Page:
It was as if Scrooge and the Grinch conspired to ruin the Christmas season for millions of festive shoppers this past Christmas. How else to explain the hacking of Target customers’ personal data, which started before the Thanksgiving turkey was even done, and lasted until Dec. 15?
Names, phone numbers, email addresses, personal identification numbers and mailing addresses from more than 70 million customers were compromised.
I didn’t shop at Target during the holidays, but I don’t believe my personal information is truly safe, not for a minute.
Scrooge and the Grinch transformed from takers to givers, who grew hearts and learned to love their fellow humans, (or at least the Whos in Whoville). I just don’t see a happy ending for the technological world we live in, though, because thieves are a step ahead of the good guys.
Sometimes even the good guys are not so good. Take automatic, or recurring payments, from well-known companies; recent personal events have made me leery of clicking the “Accept” button to allow my payments to be automatically deducted on a certain date. It sounds like a good idea, and even some financial advisers tout it as a way to pay bills on time and to avoid late fees.
But what to do when your balance is zero and a payment is still deducted? This happened to me with a bank, where I had a credit card balance and automatic deductions set up.
When the balance was paid down to zero, that should have been the end of the automatic draft, but lo and behold, the next month the payment was deducted right on time.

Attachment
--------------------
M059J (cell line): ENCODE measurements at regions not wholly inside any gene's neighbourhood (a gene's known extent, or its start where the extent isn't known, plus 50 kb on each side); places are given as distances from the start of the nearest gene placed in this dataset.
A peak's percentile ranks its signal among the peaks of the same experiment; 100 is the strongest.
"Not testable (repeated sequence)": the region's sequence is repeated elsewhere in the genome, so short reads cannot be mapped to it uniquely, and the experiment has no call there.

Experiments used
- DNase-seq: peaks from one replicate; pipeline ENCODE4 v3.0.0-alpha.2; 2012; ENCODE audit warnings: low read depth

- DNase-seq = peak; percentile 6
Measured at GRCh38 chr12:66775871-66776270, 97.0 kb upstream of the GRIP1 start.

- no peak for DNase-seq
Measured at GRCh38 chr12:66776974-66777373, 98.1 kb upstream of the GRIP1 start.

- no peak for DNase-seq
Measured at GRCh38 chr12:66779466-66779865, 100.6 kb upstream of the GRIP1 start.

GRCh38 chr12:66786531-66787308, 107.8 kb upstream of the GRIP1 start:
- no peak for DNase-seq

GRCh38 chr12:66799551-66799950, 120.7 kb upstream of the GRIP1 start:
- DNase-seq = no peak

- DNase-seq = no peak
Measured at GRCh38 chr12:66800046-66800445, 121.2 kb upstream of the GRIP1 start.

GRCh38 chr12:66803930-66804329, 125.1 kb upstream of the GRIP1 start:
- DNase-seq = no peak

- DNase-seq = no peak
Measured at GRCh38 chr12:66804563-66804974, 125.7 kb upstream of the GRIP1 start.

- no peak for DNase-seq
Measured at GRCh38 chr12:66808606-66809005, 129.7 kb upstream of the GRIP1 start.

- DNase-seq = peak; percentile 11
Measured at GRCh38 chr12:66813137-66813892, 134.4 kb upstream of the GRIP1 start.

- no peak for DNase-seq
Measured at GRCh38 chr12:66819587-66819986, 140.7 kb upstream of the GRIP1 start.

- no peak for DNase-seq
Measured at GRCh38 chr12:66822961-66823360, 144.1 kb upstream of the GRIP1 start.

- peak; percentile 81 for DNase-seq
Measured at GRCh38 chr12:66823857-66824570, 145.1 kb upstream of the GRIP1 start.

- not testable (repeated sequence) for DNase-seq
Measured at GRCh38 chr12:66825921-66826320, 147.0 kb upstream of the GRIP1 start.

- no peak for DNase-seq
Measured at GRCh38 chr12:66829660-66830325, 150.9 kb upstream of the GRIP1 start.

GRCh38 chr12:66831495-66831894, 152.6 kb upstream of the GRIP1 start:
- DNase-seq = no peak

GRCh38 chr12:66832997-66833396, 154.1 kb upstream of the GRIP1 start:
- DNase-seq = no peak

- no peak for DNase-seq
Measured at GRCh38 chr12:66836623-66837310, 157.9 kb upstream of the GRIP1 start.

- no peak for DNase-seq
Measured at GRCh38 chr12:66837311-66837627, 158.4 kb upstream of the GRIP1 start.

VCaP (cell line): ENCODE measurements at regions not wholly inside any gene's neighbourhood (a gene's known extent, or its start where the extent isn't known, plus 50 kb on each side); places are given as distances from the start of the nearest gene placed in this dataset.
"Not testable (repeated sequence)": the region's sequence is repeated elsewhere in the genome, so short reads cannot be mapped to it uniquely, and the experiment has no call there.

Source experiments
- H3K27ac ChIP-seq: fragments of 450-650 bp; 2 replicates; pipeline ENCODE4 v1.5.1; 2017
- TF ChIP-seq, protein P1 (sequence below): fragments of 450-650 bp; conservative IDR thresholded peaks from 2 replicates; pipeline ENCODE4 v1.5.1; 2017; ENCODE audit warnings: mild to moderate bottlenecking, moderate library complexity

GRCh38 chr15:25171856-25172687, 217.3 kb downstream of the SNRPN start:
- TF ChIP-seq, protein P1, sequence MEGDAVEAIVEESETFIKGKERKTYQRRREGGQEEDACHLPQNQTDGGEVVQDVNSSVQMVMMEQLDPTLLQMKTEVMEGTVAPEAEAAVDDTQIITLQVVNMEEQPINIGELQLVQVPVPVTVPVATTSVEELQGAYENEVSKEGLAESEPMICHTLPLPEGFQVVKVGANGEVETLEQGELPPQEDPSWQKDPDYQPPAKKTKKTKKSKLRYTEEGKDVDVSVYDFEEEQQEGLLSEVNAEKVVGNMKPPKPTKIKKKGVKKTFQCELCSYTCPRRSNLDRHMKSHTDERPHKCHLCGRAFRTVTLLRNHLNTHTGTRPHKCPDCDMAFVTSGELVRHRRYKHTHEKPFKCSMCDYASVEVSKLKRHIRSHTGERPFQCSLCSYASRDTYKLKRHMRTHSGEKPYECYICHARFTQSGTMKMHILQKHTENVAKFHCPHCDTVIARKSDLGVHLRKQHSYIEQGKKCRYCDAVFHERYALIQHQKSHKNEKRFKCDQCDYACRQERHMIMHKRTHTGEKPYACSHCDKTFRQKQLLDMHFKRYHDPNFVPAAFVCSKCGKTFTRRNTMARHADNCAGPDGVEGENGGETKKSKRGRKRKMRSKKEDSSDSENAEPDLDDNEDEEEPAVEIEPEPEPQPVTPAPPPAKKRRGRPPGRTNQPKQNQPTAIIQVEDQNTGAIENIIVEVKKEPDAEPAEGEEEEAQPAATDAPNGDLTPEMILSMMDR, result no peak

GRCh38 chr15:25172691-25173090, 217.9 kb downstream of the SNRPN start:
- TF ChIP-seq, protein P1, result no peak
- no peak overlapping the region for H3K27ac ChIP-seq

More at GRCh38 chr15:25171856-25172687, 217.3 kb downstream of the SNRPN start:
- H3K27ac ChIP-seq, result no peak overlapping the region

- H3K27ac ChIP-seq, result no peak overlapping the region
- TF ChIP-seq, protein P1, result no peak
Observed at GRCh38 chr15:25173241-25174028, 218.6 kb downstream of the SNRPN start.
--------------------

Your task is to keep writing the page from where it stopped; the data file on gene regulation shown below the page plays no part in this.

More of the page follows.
Apparently, I hadn’t read the small print about canceling automatic payments or whatever it was they wanted me to believe, but they were kind enough to refund my payment. Of course I had to wait at least five days to get a refund for money I didn’t owe. Needless to say, I’m done with them.
Just last fall I received a call from my bank, informing me that a vendor I’d used had experienced a security breach. The bank didn’t reveal the name, but I found out the vendor was a company with which I’d placed an order of less than $10.
I had to get a new bank card and pin number, which really wasn’t a big deal, but this meant the recurring payments set up with my cable company were interrupted. In my naiveté, I went online and provided them with my new card information, but apparently it wasn’t soon enough.
When they weren’t able to draft on the agreed upon date, they went in a few days later and drafted not one, but two payments, even though only one was due. I couldn’t afford to make two payments in one month, but when I pressed the issue, they said no refund was forthcoming because those were the terms I’d agreed to when I opted for recurring payments.
A review of the terms showed they were right and I was wrong – it was entirely my fault. I’ve since opted out of recurring payments. I wouldn’t touch them with a 39.5-foot pole.
Karan Moses Robinson is a freelancer living in Clover.